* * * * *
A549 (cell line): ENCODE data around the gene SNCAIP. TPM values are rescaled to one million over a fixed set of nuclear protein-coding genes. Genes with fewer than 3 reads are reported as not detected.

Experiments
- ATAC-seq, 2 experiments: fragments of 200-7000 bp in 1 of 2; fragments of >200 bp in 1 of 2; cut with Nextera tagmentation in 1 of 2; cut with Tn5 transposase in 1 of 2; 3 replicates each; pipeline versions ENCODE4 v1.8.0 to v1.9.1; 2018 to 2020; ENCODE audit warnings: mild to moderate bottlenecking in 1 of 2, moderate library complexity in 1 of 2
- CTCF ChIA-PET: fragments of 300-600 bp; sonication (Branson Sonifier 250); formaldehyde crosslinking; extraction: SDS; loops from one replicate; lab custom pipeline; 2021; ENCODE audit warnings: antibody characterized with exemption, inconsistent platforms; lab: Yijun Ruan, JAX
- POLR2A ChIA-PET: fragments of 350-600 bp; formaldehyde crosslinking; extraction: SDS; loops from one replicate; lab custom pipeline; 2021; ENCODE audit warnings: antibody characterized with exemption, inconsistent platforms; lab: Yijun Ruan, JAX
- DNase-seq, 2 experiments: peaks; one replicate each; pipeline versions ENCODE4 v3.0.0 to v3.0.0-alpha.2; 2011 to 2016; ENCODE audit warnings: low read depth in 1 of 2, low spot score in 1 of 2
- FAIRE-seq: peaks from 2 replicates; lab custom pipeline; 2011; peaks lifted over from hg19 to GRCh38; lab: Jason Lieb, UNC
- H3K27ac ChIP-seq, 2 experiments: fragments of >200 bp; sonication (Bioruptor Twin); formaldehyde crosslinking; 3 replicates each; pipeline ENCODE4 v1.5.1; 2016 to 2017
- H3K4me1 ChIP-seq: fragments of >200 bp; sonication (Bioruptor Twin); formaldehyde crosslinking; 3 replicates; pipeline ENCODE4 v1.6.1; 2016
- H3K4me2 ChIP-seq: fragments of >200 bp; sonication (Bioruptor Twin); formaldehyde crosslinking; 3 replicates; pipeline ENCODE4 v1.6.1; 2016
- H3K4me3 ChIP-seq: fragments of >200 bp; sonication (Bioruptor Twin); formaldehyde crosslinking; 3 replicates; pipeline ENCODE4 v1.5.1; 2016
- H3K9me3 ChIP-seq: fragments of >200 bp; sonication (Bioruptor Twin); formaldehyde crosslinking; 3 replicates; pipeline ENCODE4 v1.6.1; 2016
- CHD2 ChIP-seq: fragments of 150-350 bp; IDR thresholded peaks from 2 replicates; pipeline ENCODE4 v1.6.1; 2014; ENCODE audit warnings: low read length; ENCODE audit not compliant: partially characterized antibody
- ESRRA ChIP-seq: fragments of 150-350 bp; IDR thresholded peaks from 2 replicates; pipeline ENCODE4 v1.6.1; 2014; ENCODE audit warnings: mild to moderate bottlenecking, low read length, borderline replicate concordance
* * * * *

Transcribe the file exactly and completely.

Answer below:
A549 (cell line): ENCODE data around the gene SNCAIP. TPM values are rescaled to one million over a fixed set of nuclear protein-coding genes. Genes with fewer than 3 reads are reported as not detected.

Experiments
- ATAC-seq, 2 experiments: fragments of 200-7000 bp in 1 of 2; fragments of >200 bp in 1 of 2; cut with Nextera tagmentation in 1 of 2; cut with Tn5 transposase in 1 of 2; 3 replicates each; pipeline versions ENCODE4 v1.8.0 to v1.9.1; 2018 to 2020; ENCODE audit warnings: mild to moderate bottlenecking in 1 of 2, moderate library complexity in 1 of 2
- CTCF ChIA-PET: fragments of 300-600 bp; sonication (Branson Sonifier 250); formaldehyde crosslinking; extraction: SDS; loops from one replicate; lab custom pipeline; 2021; ENCODE audit warnings: antibody characterized with exemption, inconsistent platforms; lab: Yijun Ruan, JAX
- POLR2A ChIA-PET: fragments of 350-600 bp; formaldehyde crosslinking; extraction: SDS; loops from one replicate; lab custom pipeline; 2021; ENCODE audit warnings: antibody characterized with exemption, inconsistent platforms; lab: Yijun Ruan, JAX
- DNase-seq, 2 experiments: peaks; one replicate each; pipeline versions ENCODE4 v3.0.0 to v3.0.0-alpha.2; 2011 to 2016; ENCODE audit warnings: low read depth in 1 of 2, low spot score in 1 of 2
- FAIRE-seq: peaks from 2 replicates; lab custom pipeline; 2011; peaks lifted over from hg19 to GRCh38; lab: Jason Lieb, UNC
- H3K27ac ChIP-seq, 2 experiments: fragments of >200 bp; sonication (Bioruptor Twin); formaldehyde crosslinking; 3 replicates each; pipeline ENCODE4 v1.5.1; 2016 to 2017
- H3K4me1 ChIP-seq: fragments of >200 bp; sonication (Bioruptor Twin); formaldehyde crosslinking; 3 replicates; pipeline ENCODE4 v1.6.1; 2016
- H3K4me2 ChIP-seq: fragments of >200 bp; sonication (Bioruptor Twin); formaldehyde crosslinking; 3 replicates; pipeline ENCODE4 v1.6.1; 2016
- H3K4me3 ChIP-seq: fragments of >200 bp; sonication (Bioruptor Twin); formaldehyde crosslinking; 3 replicates; pipeline ENCODE4 v1.5.1; 2016
- H3K9me3 ChIP-seq: fragments of >200 bp; sonication (Bioruptor Twin); formaldehyde crosslinking; 3 replicates; pipeline ENCODE4 v1.6.1; 2016
- CHD2 ChIP-seq: fragments of 150-350 bp; IDR thresholded peaks from 2 replicates; pipeline ENCODE4 v1.6.1; 2014; ENCODE audit warnings: low read length; ENCODE audit not compliant: partially characterized antibody
- ESRRA ChIP-seq: fragments of 150-350 bp; IDR thresholded peaks from 2 replicates; pipeline ENCODE4 v1.6.1; 2014; ENCODE audit warnings: mild to moderate bottlenecking, low read length, borderline replicate concordance